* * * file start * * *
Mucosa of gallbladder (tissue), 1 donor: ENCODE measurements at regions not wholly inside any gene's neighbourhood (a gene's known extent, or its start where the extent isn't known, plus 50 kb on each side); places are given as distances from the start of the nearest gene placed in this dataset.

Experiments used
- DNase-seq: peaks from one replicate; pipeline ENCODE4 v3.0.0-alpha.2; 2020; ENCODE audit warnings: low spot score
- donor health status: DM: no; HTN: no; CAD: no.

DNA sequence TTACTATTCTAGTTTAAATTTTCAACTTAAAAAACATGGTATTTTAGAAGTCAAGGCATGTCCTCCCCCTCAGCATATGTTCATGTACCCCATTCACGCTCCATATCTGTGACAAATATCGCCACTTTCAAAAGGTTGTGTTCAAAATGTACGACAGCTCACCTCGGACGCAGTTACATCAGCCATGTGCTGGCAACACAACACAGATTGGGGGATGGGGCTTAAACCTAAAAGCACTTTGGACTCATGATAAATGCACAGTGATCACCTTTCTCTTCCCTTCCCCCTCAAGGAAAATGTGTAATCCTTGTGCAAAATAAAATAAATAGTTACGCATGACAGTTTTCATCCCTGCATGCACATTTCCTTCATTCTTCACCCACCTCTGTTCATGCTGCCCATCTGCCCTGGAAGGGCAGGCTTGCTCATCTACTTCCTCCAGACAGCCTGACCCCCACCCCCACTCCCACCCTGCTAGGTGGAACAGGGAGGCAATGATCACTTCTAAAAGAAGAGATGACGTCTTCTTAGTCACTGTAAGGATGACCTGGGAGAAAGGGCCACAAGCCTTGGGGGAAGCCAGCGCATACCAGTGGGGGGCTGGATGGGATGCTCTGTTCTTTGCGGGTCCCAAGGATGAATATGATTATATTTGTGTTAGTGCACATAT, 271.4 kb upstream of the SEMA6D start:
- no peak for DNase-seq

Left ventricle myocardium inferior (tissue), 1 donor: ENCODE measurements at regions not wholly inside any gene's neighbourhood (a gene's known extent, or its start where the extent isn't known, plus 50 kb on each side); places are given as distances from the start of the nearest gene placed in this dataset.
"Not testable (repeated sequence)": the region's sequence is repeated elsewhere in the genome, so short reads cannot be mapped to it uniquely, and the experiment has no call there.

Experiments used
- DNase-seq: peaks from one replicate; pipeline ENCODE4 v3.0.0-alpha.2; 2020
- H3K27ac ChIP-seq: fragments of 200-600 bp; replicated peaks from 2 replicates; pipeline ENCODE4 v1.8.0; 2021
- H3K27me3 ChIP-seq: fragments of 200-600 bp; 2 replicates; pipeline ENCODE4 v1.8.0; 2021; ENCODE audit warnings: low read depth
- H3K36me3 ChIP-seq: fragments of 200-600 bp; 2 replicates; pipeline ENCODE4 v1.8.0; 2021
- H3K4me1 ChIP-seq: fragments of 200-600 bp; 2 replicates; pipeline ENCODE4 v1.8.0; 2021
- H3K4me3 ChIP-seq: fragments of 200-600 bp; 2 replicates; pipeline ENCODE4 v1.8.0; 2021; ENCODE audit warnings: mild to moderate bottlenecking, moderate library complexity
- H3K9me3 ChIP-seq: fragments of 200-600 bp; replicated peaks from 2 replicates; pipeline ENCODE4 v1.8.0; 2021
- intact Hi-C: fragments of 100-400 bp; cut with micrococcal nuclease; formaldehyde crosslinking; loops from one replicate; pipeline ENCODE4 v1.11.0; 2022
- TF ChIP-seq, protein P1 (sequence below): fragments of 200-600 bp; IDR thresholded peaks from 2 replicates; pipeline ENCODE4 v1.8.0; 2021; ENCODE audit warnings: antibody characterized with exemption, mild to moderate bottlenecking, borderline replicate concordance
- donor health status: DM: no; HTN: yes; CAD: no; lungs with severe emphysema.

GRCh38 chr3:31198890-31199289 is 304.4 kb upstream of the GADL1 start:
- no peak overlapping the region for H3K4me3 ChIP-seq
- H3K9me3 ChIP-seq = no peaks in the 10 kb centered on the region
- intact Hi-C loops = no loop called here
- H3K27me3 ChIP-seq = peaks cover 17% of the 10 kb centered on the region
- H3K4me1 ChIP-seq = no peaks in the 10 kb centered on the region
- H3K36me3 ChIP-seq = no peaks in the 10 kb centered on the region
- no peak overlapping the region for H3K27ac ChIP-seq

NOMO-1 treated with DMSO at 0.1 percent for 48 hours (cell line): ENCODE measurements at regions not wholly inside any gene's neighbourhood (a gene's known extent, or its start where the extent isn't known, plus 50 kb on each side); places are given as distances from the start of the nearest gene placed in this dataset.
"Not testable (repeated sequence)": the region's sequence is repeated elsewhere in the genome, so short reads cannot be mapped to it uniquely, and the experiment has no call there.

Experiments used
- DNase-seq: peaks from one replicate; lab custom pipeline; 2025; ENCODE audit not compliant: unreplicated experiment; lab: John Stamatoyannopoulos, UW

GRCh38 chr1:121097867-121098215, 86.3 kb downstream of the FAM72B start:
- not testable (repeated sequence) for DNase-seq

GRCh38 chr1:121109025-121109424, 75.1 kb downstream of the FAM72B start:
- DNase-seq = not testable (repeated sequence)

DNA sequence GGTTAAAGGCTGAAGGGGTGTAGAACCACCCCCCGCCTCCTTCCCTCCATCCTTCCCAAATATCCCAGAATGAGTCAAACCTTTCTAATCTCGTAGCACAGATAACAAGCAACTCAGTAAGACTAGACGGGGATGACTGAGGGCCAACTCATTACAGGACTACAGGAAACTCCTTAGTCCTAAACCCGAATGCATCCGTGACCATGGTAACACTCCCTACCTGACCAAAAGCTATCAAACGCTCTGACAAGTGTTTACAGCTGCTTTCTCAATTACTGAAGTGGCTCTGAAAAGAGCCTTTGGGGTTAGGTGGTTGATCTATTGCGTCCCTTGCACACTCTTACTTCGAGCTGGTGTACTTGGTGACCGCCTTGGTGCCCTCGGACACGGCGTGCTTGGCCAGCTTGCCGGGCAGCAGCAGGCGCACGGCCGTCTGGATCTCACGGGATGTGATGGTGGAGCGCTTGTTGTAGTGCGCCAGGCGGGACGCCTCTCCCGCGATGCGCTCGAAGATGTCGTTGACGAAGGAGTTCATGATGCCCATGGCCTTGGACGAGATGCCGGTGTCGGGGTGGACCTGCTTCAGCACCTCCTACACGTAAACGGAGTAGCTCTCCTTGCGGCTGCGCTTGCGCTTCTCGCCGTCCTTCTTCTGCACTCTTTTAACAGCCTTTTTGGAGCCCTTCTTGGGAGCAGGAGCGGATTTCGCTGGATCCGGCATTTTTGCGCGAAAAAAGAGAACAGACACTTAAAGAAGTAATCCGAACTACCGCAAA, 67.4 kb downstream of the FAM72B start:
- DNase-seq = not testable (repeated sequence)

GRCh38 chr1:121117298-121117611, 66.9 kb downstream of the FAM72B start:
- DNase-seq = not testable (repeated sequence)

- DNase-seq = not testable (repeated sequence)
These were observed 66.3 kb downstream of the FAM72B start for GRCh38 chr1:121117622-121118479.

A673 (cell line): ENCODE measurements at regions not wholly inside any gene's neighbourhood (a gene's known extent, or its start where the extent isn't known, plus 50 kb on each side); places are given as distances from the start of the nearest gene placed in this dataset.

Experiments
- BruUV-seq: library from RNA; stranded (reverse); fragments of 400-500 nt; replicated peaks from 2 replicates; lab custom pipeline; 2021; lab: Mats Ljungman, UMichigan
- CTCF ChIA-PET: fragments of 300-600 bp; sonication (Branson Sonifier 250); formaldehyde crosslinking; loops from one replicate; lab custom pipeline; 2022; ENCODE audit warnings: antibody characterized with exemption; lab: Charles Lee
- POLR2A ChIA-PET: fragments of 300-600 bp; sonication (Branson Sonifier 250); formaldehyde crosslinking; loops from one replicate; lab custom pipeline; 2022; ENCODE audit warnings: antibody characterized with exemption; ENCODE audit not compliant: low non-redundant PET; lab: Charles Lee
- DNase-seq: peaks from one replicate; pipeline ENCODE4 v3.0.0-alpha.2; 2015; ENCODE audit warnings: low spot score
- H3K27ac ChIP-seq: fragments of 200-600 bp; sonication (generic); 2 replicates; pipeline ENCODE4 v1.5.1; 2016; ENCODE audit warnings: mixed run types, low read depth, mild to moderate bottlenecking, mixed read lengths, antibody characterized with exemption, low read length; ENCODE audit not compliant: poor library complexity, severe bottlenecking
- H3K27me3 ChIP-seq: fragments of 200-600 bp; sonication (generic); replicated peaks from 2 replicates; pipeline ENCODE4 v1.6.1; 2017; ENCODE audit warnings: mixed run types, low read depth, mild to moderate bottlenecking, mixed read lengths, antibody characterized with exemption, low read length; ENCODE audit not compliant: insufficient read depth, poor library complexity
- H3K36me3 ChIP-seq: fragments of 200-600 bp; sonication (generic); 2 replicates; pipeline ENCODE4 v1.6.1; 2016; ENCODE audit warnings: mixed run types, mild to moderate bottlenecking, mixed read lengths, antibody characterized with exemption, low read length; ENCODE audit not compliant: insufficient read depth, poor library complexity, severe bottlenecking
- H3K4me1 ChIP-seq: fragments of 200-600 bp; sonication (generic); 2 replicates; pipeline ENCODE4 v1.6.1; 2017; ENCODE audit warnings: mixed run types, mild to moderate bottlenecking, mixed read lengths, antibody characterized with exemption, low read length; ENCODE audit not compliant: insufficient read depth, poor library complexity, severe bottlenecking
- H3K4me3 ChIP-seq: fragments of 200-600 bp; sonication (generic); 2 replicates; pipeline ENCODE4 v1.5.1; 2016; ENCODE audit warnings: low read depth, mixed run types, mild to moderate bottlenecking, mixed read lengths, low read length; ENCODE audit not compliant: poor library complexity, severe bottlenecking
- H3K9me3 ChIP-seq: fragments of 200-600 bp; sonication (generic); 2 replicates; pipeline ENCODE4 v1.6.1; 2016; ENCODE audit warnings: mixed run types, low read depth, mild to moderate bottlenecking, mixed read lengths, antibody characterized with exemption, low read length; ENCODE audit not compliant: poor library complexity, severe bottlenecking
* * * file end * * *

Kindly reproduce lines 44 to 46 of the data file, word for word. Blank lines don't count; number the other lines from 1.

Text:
- BruUV-seq: library from RNA; stranded (reverse); fragments of 400-500 nt; replicated peaks from 2 replicates; lab custom pipeline; 2021; lab: Mats Ljungman, UMichigan
- CTCF ChIA-PET: fragments of 300-600 bp; sonication (Branson Sonifier 250); formaldehyde crosslinking; loops from one replicate; lab custom pipeline; 2022; ENCODE audit warnings: antibody characterized with exemption; lab: Charles Lee
- POLR2A ChIA-PET: fragments of 300-600 bp; sonication (Branson Sonifier 250); formaldehyde crosslinking; loops from one replicate; lab custom pipeline; 2022; ENCODE audit warnings: antibody characterized with exemption; ENCODE audit not compliant: low non-redundant PET; lab: Charles Lee